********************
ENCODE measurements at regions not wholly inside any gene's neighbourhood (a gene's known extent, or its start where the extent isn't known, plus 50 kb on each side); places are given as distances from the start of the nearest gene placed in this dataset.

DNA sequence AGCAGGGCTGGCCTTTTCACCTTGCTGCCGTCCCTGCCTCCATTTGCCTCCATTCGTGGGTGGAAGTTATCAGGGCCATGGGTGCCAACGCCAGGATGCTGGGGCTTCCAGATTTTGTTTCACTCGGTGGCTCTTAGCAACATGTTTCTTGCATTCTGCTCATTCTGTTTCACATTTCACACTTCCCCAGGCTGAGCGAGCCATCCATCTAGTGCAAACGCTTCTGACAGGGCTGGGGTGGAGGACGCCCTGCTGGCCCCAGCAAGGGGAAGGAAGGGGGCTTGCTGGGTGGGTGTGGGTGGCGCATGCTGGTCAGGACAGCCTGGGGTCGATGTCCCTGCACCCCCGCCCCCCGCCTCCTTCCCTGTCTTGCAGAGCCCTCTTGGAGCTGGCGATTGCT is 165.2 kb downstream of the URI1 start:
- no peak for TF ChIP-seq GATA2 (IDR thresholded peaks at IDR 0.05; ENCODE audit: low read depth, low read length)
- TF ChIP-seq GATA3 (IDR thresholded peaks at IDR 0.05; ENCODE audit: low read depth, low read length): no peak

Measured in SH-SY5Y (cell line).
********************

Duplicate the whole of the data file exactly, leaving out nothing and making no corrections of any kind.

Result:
ENCODE measurements at regions not wholly inside any gene's neighbourhood (a gene's known extent, or its start where the extent isn't known, plus 50 kb on each side); places are given as distances from the start of the nearest gene placed in this dataset.

DNA sequence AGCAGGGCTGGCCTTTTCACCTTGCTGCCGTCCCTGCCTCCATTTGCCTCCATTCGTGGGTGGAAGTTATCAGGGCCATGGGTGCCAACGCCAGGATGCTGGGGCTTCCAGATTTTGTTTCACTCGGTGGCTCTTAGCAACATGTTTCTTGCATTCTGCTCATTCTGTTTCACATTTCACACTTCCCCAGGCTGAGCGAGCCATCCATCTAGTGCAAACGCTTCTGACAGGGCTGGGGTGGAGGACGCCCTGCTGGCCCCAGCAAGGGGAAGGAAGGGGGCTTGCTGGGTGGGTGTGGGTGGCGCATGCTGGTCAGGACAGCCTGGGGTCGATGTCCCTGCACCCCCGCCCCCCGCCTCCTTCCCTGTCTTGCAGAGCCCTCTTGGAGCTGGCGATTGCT is 165.2 kb downstream of the URI1 start:
- no peak for TF ChIP-seq GATA2 (IDR thresholded peaks at IDR 0.05; ENCODE audit: low read depth, low read length)
- TF ChIP-seq GATA3 (IDR thresholded peaks at IDR 0.05; ENCODE audit: low read depth, low read length): no peak

Measured in SH-SY5Y (cell line).